North Highland Hosts Healthcare Leaders to Discuss Population Health Challenges & Solutions

North Highland hosted our first healthcare fireside chat on October 25th in Philadelphia with Dr. David Nash, the Founding Dean Emeritus of the Jefferson College of Population Health. The event brought together executives and leaders from hospital systems, distributors, and pharma companies to celebrate the launch of Dr. Nash’s new book and discuss solutions to challenges in healthcare delivery. Dr. Nash’s insights reinforced North Highland’s approach to helping our healthcare clients.

Below our team shares key takeaways related to challenges discussed at the event, as well as our thoughts on solutions.

1. Workforce challenges must be met with meaningful solutions.

When asked how to address the exodus of doctors and nurses from the healthcare industry in the wake of the COVID-19 pandemic, Dr. Nash shared his view, “The answer to burnout is fundamentally two things: 1) give doctors, nurses, and pharmacists the wherewithal to tackle the social determinants, and 2) give doctors leadership training opportunities and stake in the game so that they feel they’re part of the system and the fix.”

North Highland’s tested approach to employee experience recognizes that giving employees a sense of meaning in and ownership of the work they do is the key to improving engagement and beating back burnout. As Dr. Nash put it, the solution isn’t a “yoga mat,” it’s a better workforce strategy. And North Highland can help with that.

2. Social impact strategies require better alignment, prioritization, and measurement.

Hospitals have spent years investing in social impact strategies that aim to improve outcomes and close health equity gaps. But it’s hard to know whether those strategies are working, and following the shock of the COVID-19 pandemic, it’s more urgent than ever.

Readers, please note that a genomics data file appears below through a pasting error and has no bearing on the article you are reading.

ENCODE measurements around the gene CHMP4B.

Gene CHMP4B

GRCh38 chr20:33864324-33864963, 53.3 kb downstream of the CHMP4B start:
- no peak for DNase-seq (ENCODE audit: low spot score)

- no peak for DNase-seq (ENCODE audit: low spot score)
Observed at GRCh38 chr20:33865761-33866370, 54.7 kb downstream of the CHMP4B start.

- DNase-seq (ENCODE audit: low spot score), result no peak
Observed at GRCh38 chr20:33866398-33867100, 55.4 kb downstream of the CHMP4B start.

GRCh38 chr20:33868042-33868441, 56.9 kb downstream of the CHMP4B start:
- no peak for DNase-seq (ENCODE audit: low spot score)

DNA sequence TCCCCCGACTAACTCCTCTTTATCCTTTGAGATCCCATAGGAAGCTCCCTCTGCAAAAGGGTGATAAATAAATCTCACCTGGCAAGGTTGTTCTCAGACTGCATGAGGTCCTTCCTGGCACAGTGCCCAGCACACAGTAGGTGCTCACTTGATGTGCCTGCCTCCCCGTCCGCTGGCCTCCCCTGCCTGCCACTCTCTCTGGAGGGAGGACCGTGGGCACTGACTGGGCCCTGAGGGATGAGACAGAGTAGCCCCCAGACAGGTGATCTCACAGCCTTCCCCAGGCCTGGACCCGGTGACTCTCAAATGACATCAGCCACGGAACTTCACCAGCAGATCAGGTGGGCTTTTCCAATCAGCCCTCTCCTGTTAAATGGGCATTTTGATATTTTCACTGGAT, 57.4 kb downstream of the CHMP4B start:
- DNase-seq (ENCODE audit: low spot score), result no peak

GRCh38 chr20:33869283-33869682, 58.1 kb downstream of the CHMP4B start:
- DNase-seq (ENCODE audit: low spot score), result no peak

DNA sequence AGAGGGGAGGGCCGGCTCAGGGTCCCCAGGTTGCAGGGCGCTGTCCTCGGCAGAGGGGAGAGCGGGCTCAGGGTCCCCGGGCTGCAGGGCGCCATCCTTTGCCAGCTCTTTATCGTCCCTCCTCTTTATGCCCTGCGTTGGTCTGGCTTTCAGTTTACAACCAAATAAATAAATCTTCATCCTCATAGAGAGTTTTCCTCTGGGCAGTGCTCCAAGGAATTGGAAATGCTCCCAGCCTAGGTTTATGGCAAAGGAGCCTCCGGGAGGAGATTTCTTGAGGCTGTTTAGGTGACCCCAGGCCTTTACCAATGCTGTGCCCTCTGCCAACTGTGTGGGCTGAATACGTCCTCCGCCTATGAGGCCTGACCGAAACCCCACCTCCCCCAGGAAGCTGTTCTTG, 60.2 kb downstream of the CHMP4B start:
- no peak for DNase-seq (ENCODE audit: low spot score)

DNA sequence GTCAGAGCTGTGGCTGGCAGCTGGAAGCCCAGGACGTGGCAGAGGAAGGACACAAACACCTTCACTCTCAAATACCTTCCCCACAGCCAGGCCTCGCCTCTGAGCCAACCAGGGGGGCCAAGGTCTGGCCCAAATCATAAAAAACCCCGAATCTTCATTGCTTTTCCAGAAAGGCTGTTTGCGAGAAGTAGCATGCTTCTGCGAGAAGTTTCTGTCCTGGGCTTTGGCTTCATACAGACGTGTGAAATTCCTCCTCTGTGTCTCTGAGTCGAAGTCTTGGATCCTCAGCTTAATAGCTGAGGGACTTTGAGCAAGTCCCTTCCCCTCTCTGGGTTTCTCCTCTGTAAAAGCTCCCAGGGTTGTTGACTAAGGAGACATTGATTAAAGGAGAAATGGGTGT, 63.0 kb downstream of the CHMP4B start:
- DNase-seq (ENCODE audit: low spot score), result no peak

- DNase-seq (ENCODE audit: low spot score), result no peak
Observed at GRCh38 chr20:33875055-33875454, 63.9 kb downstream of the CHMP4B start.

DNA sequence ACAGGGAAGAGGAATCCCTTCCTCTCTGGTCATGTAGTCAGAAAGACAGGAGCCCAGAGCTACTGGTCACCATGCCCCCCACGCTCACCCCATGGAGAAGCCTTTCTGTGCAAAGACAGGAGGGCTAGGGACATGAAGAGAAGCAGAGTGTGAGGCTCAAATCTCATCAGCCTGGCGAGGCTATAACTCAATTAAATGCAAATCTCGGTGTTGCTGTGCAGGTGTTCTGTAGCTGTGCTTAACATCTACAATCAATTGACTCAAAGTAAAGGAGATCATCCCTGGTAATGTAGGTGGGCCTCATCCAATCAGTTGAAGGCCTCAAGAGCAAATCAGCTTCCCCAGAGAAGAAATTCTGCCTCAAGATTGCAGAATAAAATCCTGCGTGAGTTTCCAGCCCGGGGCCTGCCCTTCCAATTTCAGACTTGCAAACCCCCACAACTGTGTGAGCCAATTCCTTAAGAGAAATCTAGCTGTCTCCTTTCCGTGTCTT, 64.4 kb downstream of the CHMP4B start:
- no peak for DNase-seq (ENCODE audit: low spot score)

Dr. Nash shared his thinking on how to reevaluate these social impact strategies, “There’s 30 years of research that demonstrates pretty conclusively that if the goal is to improve health and keep people out of the hospital, get them to lose weight and control their blood pressure, we know how to do all that—when we’re paid differently.” Setting clear priorities, measuring performance, and tying performance to compensation is easier said than done, Dr. Nash acknowledges.

At North Highland, we have a proven track record of helping players across the healthcare ecosystem (health systems, distributors, pharma companies) prioritize their social impact programs, measure outcomes, and align leadership and organizational structures to achieve those goals.

3. Data and technology systems modernization will give your employees the tools they need.

Dr. Nash expressed the frustration we know many healthcare leaders feel about data, saying, “We’re overwhelmed with data, but we still only have a modest amount of actionable information.” Making sense of data is one of the top challenges faced across the healthcare ecosystem – by health systems, distributors, and drug manufacturers.

North Highland’s integrated technology and data solutions, including our Transformational Intelligence platform, help us help you make sense of unstructured data from various sources. As Dr. Nash said, leaders “are looking to be able to merge the ambulatory data, the inpatient data, the laboratory data, the social determinants data.”

We’d love to talk to you about our technology and data capabilities. Dr. Nash said it best: “Great firms like North Highland can help a lot of organizations to bring the data together in new ways.”

What does a healthcare leader need to do?

The healthcare industry is facing a perfect storm of challenges: pandemic aftershocks, a softening economy, a tight labor market, and more. It’s easy to get overwhelmed given the circumstances, but North Highland’s advice is to pursue integrated solutions. The problems the industry faces are interrelated, and only through thoughtful strategy that combines a people-centric approach with data and deep industry expertise can healthcare leaders hope to overcome their challenges.